Answering Commonly Asked Questions About Pet Food
Feeding pets is something that you might have questions about because you don't want to feed your pet anything that might be bad for them and cause disease or even death. Here are answers to frequently asked questions about pet food.
What Do You Feed Your Pet?
Of course, this depends on the particular pet you own. What you should know is that different pets require different percentages of carbohydrates, proteins and fats. They also require vitamins and minerals. Such percentages are best determined by a qualified and licensed veterinarian or a pet breeder who specialises in your particular pet.
What Do You Do Once You Have The Percentages?
On the backside of the packaging material of the pet food you want to purchase, you might find a list of the ingredients used to make the pet food. Next to the ingredients, there is a percentage content; this is what you are supposed to check against the percentages given by your pet's veterinarian or a reputable breeder.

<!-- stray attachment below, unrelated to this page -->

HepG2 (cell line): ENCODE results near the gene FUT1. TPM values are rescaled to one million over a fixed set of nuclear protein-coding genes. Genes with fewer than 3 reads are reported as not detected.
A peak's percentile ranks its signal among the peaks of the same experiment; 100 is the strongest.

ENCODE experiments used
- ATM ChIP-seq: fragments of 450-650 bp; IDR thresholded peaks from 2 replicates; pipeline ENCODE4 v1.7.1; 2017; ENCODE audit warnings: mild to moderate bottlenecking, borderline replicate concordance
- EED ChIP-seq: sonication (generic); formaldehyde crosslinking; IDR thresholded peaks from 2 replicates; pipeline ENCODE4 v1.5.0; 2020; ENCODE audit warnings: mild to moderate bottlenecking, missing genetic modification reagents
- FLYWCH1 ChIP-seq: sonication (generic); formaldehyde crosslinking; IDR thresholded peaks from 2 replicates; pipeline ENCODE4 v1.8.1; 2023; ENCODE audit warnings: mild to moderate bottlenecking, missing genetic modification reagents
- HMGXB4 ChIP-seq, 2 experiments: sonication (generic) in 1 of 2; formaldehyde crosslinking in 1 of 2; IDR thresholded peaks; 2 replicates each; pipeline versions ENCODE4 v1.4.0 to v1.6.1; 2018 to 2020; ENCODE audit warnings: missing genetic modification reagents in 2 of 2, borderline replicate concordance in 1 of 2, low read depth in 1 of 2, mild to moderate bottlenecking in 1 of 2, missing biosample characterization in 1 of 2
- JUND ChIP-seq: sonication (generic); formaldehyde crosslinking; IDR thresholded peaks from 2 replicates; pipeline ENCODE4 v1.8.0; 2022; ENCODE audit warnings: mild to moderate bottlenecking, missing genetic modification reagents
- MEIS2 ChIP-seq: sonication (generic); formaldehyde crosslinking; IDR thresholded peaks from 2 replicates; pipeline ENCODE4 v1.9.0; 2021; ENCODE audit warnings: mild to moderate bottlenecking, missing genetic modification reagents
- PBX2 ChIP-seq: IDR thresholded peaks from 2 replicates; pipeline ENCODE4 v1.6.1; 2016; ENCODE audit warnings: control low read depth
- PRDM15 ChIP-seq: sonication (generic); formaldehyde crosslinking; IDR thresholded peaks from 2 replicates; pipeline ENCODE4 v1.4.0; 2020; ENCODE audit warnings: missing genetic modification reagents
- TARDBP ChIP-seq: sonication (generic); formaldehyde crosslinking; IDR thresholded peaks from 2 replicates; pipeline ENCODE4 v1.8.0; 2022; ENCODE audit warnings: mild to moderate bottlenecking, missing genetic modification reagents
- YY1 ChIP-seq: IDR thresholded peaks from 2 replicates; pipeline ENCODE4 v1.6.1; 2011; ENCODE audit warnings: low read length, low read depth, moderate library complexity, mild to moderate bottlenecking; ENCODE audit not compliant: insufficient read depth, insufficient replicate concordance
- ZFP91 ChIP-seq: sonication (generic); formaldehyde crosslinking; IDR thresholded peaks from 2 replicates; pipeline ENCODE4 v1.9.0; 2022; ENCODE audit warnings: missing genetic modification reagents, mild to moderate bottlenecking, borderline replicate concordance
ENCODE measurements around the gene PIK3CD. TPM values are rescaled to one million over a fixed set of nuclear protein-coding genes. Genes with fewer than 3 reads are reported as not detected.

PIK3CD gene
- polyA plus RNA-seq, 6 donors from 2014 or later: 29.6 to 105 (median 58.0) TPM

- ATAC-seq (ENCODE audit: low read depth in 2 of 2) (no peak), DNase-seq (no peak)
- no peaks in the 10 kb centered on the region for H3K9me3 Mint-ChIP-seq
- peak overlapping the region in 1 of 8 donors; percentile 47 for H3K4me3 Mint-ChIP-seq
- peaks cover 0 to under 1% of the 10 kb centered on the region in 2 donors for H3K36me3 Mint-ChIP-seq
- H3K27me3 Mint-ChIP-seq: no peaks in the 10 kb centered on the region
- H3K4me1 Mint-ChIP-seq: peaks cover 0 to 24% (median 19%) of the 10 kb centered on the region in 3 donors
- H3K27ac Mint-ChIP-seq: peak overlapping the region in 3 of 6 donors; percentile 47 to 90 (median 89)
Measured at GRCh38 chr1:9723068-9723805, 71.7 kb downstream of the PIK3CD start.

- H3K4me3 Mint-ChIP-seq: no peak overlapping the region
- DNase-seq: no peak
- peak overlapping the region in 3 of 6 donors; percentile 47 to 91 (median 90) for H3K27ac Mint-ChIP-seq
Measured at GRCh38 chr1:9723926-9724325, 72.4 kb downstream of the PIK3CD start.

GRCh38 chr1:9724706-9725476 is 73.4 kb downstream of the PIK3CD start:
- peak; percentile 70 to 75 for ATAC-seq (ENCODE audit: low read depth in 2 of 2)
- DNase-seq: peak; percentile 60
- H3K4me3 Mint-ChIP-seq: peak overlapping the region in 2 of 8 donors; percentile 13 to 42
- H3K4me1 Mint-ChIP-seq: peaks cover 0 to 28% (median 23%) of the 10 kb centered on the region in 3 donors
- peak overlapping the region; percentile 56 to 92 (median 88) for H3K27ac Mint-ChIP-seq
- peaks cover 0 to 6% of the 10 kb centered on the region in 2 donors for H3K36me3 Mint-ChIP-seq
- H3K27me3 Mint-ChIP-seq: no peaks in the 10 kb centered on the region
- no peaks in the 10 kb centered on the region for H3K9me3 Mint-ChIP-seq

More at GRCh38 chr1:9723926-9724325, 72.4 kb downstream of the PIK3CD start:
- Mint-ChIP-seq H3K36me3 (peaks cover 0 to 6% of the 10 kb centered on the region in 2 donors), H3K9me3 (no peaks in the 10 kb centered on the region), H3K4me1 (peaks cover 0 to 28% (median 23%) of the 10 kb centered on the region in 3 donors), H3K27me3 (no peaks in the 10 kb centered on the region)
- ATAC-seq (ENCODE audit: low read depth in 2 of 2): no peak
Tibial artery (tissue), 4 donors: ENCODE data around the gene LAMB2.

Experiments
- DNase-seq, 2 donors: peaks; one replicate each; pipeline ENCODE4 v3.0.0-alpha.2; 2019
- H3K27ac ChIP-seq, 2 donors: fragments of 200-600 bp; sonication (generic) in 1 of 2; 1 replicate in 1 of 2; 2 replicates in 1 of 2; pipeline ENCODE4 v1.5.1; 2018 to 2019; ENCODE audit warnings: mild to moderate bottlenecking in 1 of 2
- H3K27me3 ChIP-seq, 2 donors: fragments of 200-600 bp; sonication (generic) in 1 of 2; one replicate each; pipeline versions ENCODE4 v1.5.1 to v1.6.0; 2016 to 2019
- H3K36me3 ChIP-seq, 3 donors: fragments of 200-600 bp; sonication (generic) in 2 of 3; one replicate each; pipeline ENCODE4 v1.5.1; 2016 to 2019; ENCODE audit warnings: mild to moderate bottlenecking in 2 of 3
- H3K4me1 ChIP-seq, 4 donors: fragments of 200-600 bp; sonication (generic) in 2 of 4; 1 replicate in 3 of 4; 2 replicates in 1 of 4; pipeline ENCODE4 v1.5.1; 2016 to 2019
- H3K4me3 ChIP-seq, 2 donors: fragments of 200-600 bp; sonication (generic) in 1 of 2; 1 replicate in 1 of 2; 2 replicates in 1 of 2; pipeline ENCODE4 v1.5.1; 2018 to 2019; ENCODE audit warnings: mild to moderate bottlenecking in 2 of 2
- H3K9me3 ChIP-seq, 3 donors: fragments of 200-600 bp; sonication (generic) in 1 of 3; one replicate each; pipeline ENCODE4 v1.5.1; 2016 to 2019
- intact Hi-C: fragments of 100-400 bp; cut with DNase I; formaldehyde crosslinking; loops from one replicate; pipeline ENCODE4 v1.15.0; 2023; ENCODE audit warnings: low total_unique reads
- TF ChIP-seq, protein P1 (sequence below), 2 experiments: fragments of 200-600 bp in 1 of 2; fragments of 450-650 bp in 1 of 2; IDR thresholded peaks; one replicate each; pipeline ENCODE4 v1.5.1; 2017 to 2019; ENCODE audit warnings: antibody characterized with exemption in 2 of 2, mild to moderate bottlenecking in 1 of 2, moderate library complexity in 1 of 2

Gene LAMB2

Which Pet Food Brand Is The Best For Your Pet?
There is no direct answer to this question; however, there is a set of factors that might be able to help you choose a good brand:
- Does the pet food brand meet the required percentages of carbohydrates, proteins and fats?
- Has the pet food brand been recalled? Why was it recalled? Is it back on the market now? Have they added or removed any ingredients?
- How costly is the pet food brand you are considering compared to other brands?
- What do people on forums, review websites and social media accounts say about the particular pet food brand you want to purchase?
Answering such questions helps you arrive at a good brand that is good for your pet. It is worth noting that you should not consider price over the other factors mentioned above — don't buy cheap pet food that does not meet the required ingredient percentages.
What Are The Signs That A Particular Pet Food Is Bad For Your Pet?
If your pet gets sick after consuming the pet food, take them to the vet to find out whether it is the pet food that caused the sickness; sometimes, it may just be a coincidence and not the food. A vet is the only person qualified enough to make a correct diagnosis.
The term sick refers to symptoms like diarrhoea, lethargy, reduced activity, abnormal sounds, discomfort, abnormal behaviours, etc. You know your pet best, so if you notice that he or she is behaving differently after consuming the pet food, take him or her to the vet.